As part of your treatment, you and your breast surgeon will develop a surgical plan that may include a combination of not only breast surgery but also lymph node surgery.
The two surgeries will be completed at the same time; however
they are referred to as individual surgeries because there are
several possible combinations of the two surgeries.
Breast cancer tumors can shed cancerous cells into the nearby lymph nodes. Your breast surgeon may remove lymph nodes to be examined under the microscope. Identifying the presence or absence of cancer cells in the lymph nodes is an essential part of the staging process and aids in creating a treatment plan.
This is a diagnostic procedure to identify if there is cancer in the lymph nodes. Sentinel lymph nodes are the lymph nodes that are closest to the tumor site. They drain lymphatic fluid from the area around the breast which is the reason they are more likely to contain cancer cells. A patient will usually have 1 to 4 sentinel nodes removed for testing.
This procedure is to remove lymph nodes that are known to have cancer. Typically about 10 axillary (underarm) lymph nodes are removed for testing.
A lumpectomy is an operation to remove only the lump and some surrounding tissue from the breast. A lumpectomy can be performed as either a diagnostic or treatment tool.
Diagnostic tool — to discover the type of cancer present
If the lumpectomy is being performed as a diagnostic tool, the surgeon will remove part of the tumor and some surrounding tissue. Sometimes, the surgeon will also remove lymph nodes from your axilla (underarm). The lump and the lymph nodes that have been removed will be sent off to the laboratory for testing. This testing process is called staging — meaning that the stage of cancer present will be identified.
Treatment tool — to remove a cancerous tumor
For some types of cancer a lumpectomy is a successful treatment option because it removes the cancerous lump. The size of the lump present will determine the amount of tissue surrounding the lump that needs to be removed.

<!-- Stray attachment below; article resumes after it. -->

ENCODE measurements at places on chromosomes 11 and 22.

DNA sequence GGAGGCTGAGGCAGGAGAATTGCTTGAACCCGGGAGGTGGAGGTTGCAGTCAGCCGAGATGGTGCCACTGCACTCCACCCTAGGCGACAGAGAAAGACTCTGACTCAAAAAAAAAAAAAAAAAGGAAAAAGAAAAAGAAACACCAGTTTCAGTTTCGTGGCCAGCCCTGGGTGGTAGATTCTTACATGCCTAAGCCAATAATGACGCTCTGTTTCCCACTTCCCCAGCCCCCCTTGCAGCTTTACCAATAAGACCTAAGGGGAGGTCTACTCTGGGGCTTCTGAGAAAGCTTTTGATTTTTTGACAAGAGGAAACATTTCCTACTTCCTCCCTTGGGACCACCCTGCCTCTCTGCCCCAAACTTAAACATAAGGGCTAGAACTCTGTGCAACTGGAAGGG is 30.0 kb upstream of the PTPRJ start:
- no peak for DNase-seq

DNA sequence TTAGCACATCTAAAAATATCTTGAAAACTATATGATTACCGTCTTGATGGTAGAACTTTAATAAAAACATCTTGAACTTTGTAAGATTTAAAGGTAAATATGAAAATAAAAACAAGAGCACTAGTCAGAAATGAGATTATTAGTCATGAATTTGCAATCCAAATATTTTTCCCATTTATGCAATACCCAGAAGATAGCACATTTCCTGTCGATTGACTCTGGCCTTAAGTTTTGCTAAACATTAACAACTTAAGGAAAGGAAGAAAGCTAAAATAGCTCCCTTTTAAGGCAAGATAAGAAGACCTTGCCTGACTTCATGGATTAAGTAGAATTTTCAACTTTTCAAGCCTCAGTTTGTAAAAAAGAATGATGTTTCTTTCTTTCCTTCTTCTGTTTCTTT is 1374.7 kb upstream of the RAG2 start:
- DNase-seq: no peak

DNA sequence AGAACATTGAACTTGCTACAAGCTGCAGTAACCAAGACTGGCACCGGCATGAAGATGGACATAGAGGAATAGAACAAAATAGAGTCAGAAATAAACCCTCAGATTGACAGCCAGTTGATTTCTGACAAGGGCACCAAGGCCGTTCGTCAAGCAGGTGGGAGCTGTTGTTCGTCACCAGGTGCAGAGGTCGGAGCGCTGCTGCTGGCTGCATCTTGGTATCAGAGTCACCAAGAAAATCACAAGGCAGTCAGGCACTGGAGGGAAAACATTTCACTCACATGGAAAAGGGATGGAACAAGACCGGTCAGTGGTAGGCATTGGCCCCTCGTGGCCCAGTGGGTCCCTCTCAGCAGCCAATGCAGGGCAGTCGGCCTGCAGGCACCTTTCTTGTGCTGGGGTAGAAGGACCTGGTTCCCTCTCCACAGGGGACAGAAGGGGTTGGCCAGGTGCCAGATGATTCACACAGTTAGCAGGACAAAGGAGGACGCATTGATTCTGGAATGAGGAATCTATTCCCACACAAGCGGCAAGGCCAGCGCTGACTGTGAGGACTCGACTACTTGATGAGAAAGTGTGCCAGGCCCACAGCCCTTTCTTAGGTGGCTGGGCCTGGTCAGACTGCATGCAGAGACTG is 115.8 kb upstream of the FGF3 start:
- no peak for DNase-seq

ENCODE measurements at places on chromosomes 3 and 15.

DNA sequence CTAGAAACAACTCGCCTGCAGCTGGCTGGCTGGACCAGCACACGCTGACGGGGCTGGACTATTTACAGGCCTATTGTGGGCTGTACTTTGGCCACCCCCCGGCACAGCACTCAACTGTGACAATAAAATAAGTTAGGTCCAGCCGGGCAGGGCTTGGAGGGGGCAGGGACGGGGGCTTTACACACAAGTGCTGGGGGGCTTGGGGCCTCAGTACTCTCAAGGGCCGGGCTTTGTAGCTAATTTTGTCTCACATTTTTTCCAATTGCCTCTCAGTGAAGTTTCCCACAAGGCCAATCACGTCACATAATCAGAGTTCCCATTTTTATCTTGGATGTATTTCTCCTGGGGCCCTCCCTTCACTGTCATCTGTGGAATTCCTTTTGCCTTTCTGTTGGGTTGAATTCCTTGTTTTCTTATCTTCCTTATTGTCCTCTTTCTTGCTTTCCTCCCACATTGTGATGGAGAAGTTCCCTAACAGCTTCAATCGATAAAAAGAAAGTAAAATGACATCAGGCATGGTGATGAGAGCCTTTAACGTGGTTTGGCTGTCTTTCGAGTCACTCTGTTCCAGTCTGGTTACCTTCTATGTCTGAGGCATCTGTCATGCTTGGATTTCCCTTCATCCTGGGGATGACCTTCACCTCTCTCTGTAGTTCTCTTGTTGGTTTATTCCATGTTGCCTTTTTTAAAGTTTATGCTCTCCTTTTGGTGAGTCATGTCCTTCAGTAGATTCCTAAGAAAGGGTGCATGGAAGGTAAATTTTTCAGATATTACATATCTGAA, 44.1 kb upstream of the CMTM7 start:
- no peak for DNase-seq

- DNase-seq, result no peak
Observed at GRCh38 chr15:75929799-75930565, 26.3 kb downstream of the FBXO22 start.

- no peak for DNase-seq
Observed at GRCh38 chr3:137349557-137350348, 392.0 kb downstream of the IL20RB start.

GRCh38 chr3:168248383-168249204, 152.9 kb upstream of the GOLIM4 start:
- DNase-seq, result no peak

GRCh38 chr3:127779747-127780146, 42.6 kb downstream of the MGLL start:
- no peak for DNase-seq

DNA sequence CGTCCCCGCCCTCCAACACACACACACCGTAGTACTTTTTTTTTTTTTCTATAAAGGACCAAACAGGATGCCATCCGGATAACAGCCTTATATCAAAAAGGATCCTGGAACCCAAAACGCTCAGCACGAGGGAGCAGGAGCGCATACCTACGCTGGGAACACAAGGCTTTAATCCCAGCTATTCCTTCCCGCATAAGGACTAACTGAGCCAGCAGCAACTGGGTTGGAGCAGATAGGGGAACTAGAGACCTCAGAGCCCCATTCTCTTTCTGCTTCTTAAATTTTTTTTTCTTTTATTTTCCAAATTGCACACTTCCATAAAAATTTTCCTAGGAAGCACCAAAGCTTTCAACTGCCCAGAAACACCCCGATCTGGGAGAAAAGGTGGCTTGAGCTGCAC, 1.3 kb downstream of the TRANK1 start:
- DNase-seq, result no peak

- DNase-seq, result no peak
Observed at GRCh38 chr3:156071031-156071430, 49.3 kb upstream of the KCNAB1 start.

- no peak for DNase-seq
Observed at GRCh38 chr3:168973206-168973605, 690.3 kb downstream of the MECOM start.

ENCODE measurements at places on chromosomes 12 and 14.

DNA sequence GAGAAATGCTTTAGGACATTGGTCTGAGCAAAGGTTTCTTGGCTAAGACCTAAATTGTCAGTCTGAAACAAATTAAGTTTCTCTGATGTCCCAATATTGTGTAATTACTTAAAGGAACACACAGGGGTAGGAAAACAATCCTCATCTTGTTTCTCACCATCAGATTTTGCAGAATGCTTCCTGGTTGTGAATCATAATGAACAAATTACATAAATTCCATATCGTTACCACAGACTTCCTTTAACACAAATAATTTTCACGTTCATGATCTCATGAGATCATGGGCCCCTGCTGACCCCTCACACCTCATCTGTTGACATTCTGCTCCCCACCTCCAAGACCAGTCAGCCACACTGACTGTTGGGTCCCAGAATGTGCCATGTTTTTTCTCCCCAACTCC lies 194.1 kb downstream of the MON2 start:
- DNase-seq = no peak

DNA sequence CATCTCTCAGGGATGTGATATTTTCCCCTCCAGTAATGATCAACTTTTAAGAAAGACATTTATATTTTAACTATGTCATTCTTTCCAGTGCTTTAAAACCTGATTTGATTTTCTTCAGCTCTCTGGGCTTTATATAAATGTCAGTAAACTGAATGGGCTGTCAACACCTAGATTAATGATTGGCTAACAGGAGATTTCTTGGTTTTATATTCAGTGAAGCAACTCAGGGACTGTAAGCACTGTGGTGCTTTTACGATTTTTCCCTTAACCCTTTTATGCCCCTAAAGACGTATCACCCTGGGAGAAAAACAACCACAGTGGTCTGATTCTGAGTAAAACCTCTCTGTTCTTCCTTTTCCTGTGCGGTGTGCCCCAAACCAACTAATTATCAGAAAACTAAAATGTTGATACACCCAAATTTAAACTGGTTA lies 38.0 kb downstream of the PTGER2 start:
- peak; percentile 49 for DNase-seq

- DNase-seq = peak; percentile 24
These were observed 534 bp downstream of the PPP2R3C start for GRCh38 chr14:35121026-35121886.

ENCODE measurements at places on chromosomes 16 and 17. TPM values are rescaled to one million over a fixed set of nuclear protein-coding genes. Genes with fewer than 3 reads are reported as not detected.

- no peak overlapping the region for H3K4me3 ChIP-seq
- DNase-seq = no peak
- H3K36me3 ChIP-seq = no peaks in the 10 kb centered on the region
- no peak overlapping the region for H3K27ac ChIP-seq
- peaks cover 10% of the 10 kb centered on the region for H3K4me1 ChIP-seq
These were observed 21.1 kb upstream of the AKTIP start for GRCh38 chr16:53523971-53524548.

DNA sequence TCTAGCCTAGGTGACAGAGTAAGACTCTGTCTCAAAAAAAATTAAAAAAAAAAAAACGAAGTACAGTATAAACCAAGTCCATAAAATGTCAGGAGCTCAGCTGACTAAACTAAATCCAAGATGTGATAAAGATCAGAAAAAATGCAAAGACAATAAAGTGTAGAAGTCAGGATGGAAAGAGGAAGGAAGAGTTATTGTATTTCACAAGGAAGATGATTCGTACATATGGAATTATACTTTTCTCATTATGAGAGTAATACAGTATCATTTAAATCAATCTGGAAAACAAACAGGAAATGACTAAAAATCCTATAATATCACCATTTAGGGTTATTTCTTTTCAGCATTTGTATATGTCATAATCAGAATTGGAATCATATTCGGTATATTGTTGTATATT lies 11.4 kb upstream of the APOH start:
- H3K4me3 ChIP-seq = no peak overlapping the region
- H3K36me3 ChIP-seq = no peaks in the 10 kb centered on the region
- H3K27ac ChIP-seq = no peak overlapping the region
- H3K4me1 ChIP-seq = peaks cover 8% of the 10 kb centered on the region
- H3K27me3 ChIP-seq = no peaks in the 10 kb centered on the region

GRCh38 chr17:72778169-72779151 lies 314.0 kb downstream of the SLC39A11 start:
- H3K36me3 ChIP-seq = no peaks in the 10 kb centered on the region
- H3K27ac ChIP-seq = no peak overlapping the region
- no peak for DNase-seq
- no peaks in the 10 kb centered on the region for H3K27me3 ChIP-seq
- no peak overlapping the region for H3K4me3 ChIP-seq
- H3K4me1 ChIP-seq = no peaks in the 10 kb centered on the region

For patients who have had a lumpectomy, depending on the location of the tumor and size of the breast, partial breast irradiation may be a treatment option. With this technology, breast cancer can be treated in five days instead of six to seven weeks. Candidates for this type of treatment require certain criteria which can be identified by your physician.
A mastectomy is the removal of the entire breast. One of the benefits of a mastectomy is that it decreases the risk of recurrent breast cancer.
It is possible for women to have breast reconstruction surgery at the same time as the mastectomy. This is called immediate reconstruction, but is not recommended for all women. Women who cannot have immediate breast reconstruction can have delayed reconstruction weeks to years after their mastectomy. Patients typically stay in the hospital one or two nights following a mastectomy, with some additional recovery time once at home.
There are several types of mastectomies, including:
Women can choose to have breast reconstruction surgery after a mastectomy to restore the breast. Breast reconstruction can also be done to restore the shape and volume of a breast following a lumpectomy and radiation treatment. Breast reconstruction can be done using the patient's own natural tissue from their belly, buttocks or back or with an implant.
Some types of breast reconstruction include: